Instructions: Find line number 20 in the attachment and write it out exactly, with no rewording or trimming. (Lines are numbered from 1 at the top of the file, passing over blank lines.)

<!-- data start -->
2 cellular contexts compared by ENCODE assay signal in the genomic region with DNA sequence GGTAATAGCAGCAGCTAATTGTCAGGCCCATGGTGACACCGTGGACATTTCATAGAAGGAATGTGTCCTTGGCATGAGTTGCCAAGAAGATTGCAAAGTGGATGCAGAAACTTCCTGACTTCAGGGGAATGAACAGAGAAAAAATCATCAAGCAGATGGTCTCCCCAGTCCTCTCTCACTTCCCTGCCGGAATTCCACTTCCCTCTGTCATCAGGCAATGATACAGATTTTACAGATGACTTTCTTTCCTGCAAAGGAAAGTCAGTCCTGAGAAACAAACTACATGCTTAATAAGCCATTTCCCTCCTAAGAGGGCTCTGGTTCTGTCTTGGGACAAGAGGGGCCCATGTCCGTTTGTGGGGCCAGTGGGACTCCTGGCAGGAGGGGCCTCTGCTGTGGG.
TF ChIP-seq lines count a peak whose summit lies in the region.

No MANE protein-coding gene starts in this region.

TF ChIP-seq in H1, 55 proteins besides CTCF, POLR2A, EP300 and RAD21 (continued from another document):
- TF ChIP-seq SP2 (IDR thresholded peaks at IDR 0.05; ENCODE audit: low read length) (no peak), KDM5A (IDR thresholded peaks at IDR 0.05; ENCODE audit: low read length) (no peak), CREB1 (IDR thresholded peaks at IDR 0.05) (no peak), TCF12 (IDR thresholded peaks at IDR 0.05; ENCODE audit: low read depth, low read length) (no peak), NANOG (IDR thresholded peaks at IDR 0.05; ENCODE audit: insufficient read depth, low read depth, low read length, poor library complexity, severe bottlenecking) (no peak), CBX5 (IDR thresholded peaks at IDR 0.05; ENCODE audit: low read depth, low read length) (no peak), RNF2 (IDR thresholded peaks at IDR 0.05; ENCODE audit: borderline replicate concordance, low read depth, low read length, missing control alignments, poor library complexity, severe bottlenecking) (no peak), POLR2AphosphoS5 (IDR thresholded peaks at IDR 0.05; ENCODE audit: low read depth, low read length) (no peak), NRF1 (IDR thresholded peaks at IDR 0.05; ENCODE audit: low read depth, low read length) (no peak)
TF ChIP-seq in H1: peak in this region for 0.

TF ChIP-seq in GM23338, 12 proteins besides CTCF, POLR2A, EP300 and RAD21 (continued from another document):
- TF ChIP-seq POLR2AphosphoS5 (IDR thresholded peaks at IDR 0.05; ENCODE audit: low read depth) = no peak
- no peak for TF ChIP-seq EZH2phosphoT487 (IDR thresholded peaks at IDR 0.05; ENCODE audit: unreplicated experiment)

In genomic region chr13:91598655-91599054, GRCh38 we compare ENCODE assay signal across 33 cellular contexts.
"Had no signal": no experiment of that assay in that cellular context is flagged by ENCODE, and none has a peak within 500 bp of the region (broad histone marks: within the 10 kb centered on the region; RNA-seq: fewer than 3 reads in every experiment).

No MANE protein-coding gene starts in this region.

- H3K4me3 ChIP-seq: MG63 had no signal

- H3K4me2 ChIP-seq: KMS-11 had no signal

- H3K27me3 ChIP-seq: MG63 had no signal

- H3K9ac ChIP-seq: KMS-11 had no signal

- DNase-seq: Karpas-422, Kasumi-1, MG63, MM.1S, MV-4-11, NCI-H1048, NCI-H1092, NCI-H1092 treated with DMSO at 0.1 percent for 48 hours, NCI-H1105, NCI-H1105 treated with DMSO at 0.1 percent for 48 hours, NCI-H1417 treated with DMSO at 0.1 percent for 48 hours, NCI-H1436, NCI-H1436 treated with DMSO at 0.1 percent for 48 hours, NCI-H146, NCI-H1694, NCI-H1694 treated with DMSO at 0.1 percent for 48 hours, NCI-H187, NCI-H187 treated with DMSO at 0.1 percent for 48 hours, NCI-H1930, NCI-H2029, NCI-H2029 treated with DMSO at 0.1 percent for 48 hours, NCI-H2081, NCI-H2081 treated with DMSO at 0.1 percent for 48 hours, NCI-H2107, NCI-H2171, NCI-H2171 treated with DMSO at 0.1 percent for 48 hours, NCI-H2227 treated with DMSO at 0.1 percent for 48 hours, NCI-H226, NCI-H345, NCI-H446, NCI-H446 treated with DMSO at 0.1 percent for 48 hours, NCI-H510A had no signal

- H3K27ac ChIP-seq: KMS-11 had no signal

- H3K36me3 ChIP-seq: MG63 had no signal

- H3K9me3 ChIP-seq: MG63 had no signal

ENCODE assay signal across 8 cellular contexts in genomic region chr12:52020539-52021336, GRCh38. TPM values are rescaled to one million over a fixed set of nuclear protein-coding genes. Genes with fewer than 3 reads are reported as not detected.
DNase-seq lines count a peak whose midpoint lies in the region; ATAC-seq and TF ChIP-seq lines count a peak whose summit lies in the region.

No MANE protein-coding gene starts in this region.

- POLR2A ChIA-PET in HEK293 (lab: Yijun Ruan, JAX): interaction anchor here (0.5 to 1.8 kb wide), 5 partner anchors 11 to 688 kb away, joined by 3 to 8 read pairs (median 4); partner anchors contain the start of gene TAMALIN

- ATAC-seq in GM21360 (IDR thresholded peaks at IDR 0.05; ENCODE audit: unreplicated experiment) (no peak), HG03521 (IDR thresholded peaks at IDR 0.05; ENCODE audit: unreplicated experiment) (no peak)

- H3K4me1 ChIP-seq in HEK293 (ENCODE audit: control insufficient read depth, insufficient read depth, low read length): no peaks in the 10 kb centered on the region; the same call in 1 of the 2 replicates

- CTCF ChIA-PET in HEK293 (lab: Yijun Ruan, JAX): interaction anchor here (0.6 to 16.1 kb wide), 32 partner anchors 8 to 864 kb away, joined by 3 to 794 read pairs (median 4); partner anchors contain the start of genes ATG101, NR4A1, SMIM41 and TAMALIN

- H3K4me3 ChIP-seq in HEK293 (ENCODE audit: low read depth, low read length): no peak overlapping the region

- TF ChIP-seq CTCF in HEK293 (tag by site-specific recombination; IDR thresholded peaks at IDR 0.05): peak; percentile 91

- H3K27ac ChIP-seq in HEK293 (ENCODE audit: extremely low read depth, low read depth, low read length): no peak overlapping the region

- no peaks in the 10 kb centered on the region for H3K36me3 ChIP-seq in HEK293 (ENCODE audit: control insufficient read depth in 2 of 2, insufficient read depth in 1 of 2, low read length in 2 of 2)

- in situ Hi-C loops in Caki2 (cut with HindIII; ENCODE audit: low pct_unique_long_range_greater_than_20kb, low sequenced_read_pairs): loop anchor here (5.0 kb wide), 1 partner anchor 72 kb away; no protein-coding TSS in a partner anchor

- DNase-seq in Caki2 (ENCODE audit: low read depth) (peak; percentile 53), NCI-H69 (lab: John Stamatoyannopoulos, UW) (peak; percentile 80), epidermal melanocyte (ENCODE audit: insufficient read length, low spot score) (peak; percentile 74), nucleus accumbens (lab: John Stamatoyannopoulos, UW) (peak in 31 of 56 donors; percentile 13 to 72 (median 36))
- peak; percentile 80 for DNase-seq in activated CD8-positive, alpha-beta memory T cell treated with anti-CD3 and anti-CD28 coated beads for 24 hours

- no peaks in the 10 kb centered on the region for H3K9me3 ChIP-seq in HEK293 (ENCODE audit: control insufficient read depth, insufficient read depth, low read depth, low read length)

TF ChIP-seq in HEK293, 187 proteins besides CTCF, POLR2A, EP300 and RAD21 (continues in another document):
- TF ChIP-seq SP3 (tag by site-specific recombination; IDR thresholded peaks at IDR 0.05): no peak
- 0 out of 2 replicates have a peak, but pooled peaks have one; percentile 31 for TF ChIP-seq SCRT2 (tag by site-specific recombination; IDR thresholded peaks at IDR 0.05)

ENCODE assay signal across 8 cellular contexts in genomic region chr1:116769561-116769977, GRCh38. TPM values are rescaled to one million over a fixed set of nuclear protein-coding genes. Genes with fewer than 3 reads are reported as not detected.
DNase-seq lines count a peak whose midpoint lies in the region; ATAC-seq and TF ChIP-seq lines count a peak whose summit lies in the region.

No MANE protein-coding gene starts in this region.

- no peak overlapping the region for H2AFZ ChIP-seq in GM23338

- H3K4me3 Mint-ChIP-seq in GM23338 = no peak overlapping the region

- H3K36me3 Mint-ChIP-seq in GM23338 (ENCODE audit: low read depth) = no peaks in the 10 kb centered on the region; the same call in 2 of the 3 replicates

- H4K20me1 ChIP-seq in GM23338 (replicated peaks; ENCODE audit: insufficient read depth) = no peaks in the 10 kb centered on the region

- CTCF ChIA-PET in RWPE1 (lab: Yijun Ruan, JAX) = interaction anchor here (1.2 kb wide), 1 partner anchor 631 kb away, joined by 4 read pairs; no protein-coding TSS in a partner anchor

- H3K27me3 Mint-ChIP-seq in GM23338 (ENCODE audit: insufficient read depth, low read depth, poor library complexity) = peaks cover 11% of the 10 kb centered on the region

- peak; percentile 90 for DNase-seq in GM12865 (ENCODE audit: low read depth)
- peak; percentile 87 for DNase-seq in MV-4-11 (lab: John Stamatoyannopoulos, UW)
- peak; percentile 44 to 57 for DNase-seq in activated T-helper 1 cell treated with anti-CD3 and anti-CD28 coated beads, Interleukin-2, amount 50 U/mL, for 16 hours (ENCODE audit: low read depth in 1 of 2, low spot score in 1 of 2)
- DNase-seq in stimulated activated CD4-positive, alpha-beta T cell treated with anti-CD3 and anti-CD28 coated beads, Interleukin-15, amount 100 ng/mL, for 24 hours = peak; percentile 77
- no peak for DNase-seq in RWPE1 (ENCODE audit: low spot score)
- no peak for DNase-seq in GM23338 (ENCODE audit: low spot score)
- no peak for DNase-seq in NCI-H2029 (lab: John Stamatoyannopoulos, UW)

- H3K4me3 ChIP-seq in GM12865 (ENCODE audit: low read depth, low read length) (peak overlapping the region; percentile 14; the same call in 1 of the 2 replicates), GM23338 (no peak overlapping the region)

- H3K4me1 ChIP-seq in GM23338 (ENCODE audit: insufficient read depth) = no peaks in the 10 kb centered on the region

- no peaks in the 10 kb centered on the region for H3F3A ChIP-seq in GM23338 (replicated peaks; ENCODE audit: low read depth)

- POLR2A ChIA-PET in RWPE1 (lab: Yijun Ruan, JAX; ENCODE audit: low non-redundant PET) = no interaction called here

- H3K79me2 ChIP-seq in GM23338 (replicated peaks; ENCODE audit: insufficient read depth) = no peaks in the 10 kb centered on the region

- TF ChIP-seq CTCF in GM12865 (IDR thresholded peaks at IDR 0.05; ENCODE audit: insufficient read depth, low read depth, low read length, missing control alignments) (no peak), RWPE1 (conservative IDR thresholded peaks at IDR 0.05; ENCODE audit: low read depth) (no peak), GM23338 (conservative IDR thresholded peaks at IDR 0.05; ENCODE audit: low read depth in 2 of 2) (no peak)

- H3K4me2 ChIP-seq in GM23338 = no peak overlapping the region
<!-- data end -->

- H3K9me3 ChIP-seq: MG63 had no signal